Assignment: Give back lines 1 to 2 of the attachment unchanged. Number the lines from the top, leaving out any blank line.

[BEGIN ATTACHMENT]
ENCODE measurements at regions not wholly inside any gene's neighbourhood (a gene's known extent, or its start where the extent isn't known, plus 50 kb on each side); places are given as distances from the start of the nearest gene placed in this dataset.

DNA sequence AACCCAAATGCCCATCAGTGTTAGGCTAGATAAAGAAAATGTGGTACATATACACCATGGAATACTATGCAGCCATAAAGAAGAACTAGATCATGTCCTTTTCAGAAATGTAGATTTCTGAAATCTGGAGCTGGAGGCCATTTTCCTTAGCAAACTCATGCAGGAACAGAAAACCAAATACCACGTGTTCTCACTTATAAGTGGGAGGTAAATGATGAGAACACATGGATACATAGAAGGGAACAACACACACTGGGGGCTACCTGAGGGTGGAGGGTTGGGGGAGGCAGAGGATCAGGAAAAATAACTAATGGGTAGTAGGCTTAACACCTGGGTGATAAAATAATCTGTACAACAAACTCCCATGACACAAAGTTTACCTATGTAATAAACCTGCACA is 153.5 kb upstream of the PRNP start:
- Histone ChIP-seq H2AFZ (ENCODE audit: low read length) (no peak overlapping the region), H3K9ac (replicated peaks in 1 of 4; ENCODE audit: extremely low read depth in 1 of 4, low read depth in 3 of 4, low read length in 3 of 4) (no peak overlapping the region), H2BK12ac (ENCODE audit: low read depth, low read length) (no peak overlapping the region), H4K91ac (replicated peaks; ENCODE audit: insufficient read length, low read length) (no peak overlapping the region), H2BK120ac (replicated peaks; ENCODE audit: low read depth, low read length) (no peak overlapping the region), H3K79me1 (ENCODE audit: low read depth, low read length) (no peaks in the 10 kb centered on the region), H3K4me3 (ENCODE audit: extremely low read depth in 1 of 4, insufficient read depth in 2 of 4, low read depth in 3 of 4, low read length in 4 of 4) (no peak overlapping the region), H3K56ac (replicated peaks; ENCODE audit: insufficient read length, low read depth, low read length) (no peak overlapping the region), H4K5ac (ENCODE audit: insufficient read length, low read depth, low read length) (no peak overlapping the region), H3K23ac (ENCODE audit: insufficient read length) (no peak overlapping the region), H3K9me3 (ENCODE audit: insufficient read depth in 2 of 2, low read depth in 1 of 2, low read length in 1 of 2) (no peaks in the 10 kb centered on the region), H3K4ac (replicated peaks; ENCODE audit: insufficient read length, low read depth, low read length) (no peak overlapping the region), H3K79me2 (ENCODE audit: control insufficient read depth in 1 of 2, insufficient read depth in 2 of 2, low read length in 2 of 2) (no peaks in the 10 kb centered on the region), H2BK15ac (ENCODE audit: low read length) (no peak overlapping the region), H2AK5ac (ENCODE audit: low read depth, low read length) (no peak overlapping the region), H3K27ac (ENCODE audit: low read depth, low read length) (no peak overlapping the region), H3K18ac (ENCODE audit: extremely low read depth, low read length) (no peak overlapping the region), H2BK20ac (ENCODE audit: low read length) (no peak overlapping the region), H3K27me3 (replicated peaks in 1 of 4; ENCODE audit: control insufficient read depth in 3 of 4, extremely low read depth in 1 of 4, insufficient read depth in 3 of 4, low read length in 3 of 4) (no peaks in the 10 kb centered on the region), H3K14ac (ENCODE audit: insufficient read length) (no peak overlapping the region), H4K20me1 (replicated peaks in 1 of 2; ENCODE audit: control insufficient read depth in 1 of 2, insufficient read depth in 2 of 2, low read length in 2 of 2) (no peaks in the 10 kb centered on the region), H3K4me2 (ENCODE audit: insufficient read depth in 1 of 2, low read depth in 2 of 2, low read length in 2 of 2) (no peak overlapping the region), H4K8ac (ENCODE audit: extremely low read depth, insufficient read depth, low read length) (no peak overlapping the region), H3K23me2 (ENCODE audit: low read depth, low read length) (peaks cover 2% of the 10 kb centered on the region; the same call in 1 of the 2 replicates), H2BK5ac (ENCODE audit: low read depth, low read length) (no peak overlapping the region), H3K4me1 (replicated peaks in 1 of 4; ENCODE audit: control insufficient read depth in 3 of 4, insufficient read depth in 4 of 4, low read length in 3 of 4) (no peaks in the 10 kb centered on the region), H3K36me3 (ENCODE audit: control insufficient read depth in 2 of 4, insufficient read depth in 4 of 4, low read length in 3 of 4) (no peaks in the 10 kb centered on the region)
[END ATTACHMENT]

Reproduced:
ENCODE measurements at regions not wholly inside any gene's neighbourhood (a gene's known extent, or its start where the extent isn't known, plus 50 kb on each side); places are given as distances from the start of the nearest gene placed in this dataset.

DNA sequence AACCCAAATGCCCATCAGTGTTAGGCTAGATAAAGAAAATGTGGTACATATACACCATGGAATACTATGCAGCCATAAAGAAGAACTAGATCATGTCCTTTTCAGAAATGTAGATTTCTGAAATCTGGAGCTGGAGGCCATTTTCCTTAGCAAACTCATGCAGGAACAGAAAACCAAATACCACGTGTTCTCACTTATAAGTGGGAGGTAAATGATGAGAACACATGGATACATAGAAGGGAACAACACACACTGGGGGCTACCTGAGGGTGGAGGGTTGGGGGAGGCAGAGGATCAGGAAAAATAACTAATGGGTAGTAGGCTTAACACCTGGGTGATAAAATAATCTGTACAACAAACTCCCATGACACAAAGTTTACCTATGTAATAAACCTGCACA is 153.5 kb upstream of the PRNP start: